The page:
Knowing what your goals are (like the age you want to retire) can help you choose the right account to help you reach them while enjoying tax breaks—either now or in the future.
Challenges of Goal-Based Investing
As helpful as goal-based investing can be, it doesn’t come without its challenges. Identifying financial goals can be difficult, especially when you need to prioritize a variety of goals that you’ll tackle at different times in your life. It may also not come easy if you're balancing paying down debt like student loans or a mortgage and need don't have the means to invest right now.
If you have money to invest, some common goals for investors include buying a home (or a second home), sending a child to college, or retiring at a certain age. You’ll need to plan out how much money each goal requires and how much risk you can afford to take in order to achieve them. For example, if you want to buy a home in New Jersey that costs $500,000 and plan to put down 20%, you’ll need to have at least $100,000 to do that. Or if your child wants to go to a school that costs $30,000 per year, you may be aiming to have $120,000 saved for when they graduate high school. Different types of investments may help you achieve these goals.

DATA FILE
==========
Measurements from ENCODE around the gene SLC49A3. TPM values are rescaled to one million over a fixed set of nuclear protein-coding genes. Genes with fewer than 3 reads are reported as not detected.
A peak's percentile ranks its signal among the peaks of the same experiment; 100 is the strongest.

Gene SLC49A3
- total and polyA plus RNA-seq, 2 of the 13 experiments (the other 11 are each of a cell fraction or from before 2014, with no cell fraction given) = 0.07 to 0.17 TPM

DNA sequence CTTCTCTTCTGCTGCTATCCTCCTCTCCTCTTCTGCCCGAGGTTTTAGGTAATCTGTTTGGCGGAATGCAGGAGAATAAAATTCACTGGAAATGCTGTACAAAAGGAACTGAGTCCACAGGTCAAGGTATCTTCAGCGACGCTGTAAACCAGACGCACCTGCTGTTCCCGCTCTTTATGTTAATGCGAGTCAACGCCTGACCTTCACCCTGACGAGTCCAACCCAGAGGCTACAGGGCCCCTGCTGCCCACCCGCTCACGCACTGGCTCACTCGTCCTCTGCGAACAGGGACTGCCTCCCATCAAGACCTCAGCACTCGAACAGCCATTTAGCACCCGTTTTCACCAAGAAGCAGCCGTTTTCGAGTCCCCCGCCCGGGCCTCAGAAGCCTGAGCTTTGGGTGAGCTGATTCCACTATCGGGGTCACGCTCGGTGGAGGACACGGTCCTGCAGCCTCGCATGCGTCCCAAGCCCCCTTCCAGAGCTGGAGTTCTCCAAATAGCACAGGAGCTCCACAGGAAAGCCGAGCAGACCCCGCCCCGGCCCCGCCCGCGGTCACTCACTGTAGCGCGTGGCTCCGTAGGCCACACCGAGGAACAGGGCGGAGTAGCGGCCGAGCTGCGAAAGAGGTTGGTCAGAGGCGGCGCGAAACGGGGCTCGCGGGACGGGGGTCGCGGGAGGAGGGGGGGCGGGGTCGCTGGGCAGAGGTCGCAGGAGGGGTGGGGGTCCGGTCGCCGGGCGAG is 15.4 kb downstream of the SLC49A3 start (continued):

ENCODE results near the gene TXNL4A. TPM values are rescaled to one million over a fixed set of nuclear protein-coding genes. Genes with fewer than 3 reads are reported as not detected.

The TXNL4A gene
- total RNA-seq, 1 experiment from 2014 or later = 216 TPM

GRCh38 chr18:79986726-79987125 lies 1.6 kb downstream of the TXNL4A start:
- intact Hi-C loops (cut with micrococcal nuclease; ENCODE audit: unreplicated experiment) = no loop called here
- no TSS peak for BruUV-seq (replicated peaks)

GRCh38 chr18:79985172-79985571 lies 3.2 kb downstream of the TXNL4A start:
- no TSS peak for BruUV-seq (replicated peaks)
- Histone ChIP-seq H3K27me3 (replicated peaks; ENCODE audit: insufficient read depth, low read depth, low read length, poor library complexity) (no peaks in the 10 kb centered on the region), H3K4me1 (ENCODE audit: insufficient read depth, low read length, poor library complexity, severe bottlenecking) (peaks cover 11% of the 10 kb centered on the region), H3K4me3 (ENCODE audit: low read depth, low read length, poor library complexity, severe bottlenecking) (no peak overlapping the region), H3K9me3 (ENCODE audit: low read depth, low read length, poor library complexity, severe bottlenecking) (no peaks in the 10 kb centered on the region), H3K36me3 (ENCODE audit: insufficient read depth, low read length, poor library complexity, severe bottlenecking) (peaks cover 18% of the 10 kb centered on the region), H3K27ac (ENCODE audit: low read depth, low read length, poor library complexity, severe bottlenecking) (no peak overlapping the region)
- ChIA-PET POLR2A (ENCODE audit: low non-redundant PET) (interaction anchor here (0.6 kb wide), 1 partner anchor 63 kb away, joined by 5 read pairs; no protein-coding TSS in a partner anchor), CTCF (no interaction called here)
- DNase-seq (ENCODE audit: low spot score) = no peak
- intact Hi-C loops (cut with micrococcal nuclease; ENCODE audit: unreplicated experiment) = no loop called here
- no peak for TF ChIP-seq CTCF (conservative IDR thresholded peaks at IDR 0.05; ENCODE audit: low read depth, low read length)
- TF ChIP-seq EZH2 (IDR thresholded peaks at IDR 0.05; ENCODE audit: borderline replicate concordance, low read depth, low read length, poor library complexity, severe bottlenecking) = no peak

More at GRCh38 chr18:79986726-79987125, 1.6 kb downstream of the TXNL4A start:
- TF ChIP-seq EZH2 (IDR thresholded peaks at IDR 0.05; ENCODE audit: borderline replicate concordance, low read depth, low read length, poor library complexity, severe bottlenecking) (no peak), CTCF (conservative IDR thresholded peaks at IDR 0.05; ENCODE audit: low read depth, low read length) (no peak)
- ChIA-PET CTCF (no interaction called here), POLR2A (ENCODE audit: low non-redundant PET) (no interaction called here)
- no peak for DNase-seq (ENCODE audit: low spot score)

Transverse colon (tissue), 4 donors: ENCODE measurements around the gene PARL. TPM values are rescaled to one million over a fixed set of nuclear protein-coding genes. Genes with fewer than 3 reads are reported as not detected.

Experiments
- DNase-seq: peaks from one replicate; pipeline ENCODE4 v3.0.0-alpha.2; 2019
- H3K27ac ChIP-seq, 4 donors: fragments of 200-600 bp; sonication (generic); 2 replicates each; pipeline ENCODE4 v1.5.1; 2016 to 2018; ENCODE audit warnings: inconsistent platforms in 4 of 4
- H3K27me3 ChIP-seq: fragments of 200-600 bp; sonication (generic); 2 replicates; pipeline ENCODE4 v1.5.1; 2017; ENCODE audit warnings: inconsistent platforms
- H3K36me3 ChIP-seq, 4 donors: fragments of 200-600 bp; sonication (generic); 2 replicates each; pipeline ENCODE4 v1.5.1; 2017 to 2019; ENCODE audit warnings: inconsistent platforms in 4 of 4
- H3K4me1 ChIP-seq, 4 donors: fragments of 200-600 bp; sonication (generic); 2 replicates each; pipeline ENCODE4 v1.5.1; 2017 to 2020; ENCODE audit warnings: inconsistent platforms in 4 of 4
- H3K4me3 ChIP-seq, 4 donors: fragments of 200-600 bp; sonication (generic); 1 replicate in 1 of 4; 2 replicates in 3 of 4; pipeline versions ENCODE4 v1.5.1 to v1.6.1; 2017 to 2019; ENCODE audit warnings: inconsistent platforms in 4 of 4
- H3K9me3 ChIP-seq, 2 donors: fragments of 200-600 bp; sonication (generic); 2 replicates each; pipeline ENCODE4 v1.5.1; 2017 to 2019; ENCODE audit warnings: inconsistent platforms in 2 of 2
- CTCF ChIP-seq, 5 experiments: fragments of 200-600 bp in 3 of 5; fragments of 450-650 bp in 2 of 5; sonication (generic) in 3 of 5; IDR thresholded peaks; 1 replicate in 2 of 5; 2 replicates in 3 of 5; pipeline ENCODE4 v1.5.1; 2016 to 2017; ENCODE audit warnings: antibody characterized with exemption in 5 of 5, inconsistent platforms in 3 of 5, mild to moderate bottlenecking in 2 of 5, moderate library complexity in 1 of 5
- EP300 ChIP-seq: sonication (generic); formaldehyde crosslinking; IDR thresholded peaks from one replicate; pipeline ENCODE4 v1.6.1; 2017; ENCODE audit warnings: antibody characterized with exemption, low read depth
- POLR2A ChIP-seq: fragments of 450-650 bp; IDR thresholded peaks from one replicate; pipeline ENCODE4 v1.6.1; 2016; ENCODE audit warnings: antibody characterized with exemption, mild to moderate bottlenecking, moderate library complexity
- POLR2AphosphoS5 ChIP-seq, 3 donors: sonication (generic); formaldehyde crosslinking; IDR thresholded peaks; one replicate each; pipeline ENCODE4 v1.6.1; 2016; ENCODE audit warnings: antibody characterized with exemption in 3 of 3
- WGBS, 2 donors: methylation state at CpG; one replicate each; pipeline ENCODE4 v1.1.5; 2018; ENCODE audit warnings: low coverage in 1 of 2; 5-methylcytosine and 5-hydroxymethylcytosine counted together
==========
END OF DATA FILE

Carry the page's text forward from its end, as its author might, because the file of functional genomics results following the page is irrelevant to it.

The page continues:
Goal-based investing forces you to sit down and prioritize what matters to you most. That’s not necessarily an easy task to accomplish. But defining your goals, estimating your needs, and mapping out how to meet your goals with goal-based investing can be worth the time and effort.
How To Start Goal-Based Investing
Before investing, take inventory of your finances. Do you have your emergency fund saved? Do you have a lot of debt that you still need to repay? Can you afford to potentially lose the money you invest? Once you have your finances under control, you can start goal-based investing.
First, map out the goals you want to achieve in life. Next, do your research to learn more about the different types of investments available and how much money you may need to get started. Stocks, bonds, exchange-traded funds (ETFs), mutual funds, and more can help you create a balanced portfolio that eventually grows to meet your future goals and needs.
Then consider whether working with a financial advisor or investment broker is right for you. They may be able to help you put a plan in place to consistently invest money every month or year to work toward your goals.
- Goal-based investing plans your investment strategy around the personal goals you’re hoping to meet.
- With goal-based investing, each of your investments has its own unique purpose to help you achieve a specific financial goal.
- You can use goal-based investing to align your investments with your life goals while determining how to make the most beneficial tax moves.
- Goal-based investing forces you to sit down and prioritize what matters to you most, which is not always an easy task, but it can be worth the time and effort.